Micro-level return and volatility drivers in Boston's single family home market
Author(s)Valenta, Jay, 1969-
Massachusetts Institute of Technology. Dept. of Urban Studies and Planning.
Henry O. Pollakowski.
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Developers and investors commonly target neighborhoods close to the urban core and with low median incomes as potential growth markets. Investments in these areas however are often perceived by private sector capital as being high risk and low return. An understanding of the predictors of investment volatility and return is critical to investors and homeowners who wish to maximize investment returns and portfolio growth. Moreover, for mortgage lenders who are obligated to invest in a wide spectrum of communities, volatilities in house prices may affect the distribution of their collateral values, the probability of default, and the profitability of lending in certain areas. This paper addresses the following questions: Does appreciation return and volatility in metropolitan house prices vary significantly among zip code areas? Can the variation in appreciation return and volatility among these areas be explained by additional data? This paper uses appreciation and volatility statistics calculated from a repeat sale index of house prices in metropolitan Boston compiled biannually by Case Schiller Weiss (CSW) as well as data gathered from the 2000 U.S. Census and the 1997 Economic Census.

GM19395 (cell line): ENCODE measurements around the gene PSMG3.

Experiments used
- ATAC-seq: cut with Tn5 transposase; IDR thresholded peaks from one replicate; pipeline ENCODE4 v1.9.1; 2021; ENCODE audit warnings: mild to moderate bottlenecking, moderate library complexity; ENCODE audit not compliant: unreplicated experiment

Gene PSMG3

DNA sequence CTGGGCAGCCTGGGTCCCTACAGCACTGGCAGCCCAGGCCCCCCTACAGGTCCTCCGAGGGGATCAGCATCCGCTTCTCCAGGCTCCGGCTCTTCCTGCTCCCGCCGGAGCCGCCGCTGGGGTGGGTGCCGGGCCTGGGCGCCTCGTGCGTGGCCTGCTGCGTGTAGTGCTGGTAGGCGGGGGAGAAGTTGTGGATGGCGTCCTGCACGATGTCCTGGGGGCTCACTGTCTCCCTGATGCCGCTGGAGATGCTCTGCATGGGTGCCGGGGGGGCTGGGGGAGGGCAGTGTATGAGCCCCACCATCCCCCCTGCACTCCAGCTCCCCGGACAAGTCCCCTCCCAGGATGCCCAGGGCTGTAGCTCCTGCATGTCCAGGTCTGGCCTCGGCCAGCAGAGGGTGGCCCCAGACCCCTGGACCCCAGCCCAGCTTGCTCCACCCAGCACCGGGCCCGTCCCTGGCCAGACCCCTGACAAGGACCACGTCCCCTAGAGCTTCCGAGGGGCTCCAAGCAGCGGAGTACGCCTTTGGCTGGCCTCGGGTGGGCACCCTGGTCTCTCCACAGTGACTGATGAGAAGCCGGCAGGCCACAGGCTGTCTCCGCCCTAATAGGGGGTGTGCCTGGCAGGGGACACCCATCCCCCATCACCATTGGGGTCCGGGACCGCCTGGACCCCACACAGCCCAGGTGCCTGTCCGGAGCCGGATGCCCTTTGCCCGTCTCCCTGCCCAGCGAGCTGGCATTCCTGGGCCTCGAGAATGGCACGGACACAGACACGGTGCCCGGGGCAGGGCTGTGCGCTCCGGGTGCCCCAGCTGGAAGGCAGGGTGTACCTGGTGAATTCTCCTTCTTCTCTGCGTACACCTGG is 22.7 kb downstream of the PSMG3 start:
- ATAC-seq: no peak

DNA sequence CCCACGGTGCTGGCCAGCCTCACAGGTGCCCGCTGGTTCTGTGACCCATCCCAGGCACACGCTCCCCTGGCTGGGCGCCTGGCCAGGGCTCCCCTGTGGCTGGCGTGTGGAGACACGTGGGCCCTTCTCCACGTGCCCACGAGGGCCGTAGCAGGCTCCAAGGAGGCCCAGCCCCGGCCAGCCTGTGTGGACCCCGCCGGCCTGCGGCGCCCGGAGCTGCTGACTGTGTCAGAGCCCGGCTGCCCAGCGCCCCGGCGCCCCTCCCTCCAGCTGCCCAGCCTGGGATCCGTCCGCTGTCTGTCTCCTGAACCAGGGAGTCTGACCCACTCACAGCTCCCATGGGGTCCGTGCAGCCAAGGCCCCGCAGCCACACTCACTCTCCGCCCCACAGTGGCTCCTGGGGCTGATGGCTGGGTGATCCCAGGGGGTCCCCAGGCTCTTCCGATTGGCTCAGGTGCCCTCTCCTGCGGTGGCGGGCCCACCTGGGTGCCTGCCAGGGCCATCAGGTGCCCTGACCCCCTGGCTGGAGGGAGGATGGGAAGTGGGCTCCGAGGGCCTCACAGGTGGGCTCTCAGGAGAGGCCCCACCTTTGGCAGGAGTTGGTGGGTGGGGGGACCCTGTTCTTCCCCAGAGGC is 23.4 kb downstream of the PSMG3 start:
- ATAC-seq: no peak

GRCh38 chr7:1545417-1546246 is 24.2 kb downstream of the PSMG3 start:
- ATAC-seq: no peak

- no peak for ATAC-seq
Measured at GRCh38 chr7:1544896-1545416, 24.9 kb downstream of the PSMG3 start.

Thesis (S.M.)--Massachusetts Institute of Technology, Dept. of Urban Studies and Planning, 2003."September 2003."Includes bibliographical references (leaves 29-30).
DepartmentMassachusetts Institute of Technology. Dept. of Urban Studies and Planning.
Massachusetts Institute of Technology
Urban Studies and Planning.